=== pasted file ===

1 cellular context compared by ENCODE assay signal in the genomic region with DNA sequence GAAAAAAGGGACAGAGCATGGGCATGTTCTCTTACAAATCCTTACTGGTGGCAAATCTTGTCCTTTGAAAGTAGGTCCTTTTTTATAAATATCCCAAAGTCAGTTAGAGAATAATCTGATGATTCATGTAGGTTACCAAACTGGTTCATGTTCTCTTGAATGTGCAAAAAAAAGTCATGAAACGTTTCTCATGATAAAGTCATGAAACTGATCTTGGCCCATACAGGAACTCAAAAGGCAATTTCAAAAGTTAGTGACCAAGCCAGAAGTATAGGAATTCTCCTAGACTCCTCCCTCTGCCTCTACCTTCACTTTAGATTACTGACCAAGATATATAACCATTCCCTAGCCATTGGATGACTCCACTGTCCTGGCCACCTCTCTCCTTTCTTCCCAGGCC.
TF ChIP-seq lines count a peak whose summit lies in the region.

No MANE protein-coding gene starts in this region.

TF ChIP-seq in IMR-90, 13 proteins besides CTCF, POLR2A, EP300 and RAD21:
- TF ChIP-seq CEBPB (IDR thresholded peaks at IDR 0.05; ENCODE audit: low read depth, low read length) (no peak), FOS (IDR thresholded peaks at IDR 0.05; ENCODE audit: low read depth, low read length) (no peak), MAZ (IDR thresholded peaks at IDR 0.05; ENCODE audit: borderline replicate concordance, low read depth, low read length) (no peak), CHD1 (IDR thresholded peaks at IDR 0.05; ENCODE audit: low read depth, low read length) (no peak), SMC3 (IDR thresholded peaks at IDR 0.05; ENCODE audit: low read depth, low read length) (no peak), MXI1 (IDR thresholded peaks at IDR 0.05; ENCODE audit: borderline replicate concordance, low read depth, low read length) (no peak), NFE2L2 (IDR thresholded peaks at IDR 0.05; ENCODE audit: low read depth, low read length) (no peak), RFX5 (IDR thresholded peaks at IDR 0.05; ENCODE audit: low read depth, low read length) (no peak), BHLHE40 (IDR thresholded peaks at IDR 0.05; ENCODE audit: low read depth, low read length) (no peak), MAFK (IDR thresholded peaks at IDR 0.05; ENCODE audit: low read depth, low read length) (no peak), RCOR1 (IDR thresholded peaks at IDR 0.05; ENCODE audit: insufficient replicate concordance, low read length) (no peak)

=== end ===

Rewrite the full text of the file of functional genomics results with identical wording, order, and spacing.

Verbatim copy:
1 cellular context compared by ENCODE assay signal in the genomic region with DNA sequence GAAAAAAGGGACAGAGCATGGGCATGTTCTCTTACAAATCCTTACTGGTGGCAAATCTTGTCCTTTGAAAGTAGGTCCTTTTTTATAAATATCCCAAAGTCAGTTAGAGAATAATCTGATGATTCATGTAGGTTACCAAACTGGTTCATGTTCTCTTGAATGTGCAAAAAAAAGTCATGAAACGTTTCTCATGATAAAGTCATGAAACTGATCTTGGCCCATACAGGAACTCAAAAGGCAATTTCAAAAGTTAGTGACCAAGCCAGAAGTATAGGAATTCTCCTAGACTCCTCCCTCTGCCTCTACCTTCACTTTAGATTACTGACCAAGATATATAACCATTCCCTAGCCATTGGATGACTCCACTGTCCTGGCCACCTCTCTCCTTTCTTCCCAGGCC.
TF ChIP-seq lines count a peak whose summit lies in the region.

No MANE protein-coding gene starts in this region.

TF ChIP-seq in IMR-90, 13 proteins besides CTCF, POLR2A, EP300 and RAD21:
- TF ChIP-seq CEBPB (IDR thresholded peaks at IDR 0.05; ENCODE audit: low read depth, low read length) (no peak), FOS (IDR thresholded peaks at IDR 0.05; ENCODE audit: low read depth, low read length) (no peak), MAZ (IDR thresholded peaks at IDR 0.05; ENCODE audit: borderline replicate concordance, low read depth, low read length) (no peak), CHD1 (IDR thresholded peaks at IDR 0.05; ENCODE audit: low read depth, low read length) (no peak), SMC3 (IDR thresholded peaks at IDR 0.05; ENCODE audit: low read depth, low read length) (no peak), MXI1 (IDR thresholded peaks at IDR 0.05; ENCODE audit: borderline replicate concordance, low read depth, low read length) (no peak), NFE2L2 (IDR thresholded peaks at IDR 0.05; ENCODE audit: low read depth, low read length) (no peak), RFX5 (IDR thresholded peaks at IDR 0.05; ENCODE audit: low read depth, low read length) (no peak), BHLHE40 (IDR thresholded peaks at IDR 0.05; ENCODE audit: low read depth, low read length) (no peak), MAFK (IDR thresholded peaks at IDR 0.05; ENCODE audit: low read depth, low read length) (no peak), RCOR1 (IDR thresholded peaks at IDR 0.05; ENCODE audit: insufficient replicate concordance, low read length) (no peak)